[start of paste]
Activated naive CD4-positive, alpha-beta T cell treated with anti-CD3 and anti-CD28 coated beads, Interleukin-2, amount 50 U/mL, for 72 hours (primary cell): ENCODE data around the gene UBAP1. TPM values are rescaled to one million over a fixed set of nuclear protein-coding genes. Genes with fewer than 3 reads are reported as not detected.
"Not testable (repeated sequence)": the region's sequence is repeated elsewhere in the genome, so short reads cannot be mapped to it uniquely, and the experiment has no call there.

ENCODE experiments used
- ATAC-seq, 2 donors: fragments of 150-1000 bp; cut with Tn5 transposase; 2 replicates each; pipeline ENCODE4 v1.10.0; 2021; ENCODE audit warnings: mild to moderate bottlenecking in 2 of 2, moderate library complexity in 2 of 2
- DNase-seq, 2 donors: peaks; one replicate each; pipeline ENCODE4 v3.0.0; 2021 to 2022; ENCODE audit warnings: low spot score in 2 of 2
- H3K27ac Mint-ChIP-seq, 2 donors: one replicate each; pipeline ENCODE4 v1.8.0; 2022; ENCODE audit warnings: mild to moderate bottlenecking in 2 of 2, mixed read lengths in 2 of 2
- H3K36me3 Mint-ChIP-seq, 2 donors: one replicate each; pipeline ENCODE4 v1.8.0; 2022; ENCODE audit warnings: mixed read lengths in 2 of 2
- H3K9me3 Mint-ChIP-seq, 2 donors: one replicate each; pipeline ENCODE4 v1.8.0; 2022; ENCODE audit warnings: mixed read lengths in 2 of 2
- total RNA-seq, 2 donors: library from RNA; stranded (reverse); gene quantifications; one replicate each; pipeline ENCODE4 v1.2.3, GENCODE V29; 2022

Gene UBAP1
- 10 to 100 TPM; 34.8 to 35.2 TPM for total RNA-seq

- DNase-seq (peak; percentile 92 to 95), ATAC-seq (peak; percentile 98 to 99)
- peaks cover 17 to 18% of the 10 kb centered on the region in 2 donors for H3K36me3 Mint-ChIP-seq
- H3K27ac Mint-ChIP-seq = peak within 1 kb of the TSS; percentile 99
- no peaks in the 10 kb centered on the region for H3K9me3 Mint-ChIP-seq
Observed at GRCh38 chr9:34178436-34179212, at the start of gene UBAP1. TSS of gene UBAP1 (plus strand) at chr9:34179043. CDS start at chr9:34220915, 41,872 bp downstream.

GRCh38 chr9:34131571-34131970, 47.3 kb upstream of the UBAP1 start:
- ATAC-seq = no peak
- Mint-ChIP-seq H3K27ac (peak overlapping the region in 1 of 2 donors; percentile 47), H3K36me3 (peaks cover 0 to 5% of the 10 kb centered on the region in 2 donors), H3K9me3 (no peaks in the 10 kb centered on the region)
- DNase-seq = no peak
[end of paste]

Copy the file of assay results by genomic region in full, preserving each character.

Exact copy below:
Activated naive CD4-positive, alpha-beta T cell treated with anti-CD3 and anti-CD28 coated beads, Interleukin-2, amount 50 U/mL, for 72 hours (primary cell): ENCODE data around the gene UBAP1. TPM values are rescaled to one million over a fixed set of nuclear protein-coding genes. Genes with fewer than 3 reads are reported as not detected.
"Not testable (repeated sequence)": the region's sequence is repeated elsewhere in the genome, so short reads cannot be mapped to it uniquely, and the experiment has no call there.

ENCODE experiments used
- ATAC-seq, 2 donors: fragments of 150-1000 bp; cut with Tn5 transposase; 2 replicates each; pipeline ENCODE4 v1.10.0; 2021; ENCODE audit warnings: mild to moderate bottlenecking in 2 of 2, moderate library complexity in 2 of 2
- DNase-seq, 2 donors: peaks; one replicate each; pipeline ENCODE4 v3.0.0; 2021 to 2022; ENCODE audit warnings: low spot score in 2 of 2
- H3K27ac Mint-ChIP-seq, 2 donors: one replicate each; pipeline ENCODE4 v1.8.0; 2022; ENCODE audit warnings: mild to moderate bottlenecking in 2 of 2, mixed read lengths in 2 of 2
- H3K36me3 Mint-ChIP-seq, 2 donors: one replicate each; pipeline ENCODE4 v1.8.0; 2022; ENCODE audit warnings: mixed read lengths in 2 of 2
- H3K9me3 Mint-ChIP-seq, 2 donors: one replicate each; pipeline ENCODE4 v1.8.0; 2022; ENCODE audit warnings: mixed read lengths in 2 of 2
- total RNA-seq, 2 donors: library from RNA; stranded (reverse); gene quantifications; one replicate each; pipeline ENCODE4 v1.2.3, GENCODE V29; 2022

Gene UBAP1
- 10 to 100 TPM; 34.8 to 35.2 TPM for total RNA-seq

- DNase-seq (peak; percentile 92 to 95), ATAC-seq (peak; percentile 98 to 99)
- peaks cover 17 to 18% of the 10 kb centered on the region in 2 donors for H3K36me3 Mint-ChIP-seq
- H3K27ac Mint-ChIP-seq = peak within 1 kb of the TSS; percentile 99
- no peaks in the 10 kb centered on the region for H3K9me3 Mint-ChIP-seq
Observed at GRCh38 chr9:34178436-34179212, at the start of gene UBAP1. TSS of gene UBAP1 (plus strand) at chr9:34179043. CDS start at chr9:34220915, 41,872 bp downstream.

GRCh38 chr9:34131571-34131970, 47.3 kb upstream of the UBAP1 start:
- ATAC-seq = no peak
- Mint-ChIP-seq H3K27ac (peak overlapping the region in 1 of 2 donors; percentile 47), H3K36me3 (peaks cover 0 to 5% of the 10 kb centered on the region in 2 donors), H3K9me3 (no peaks in the 10 kb centered on the region)
- DNase-seq = no peak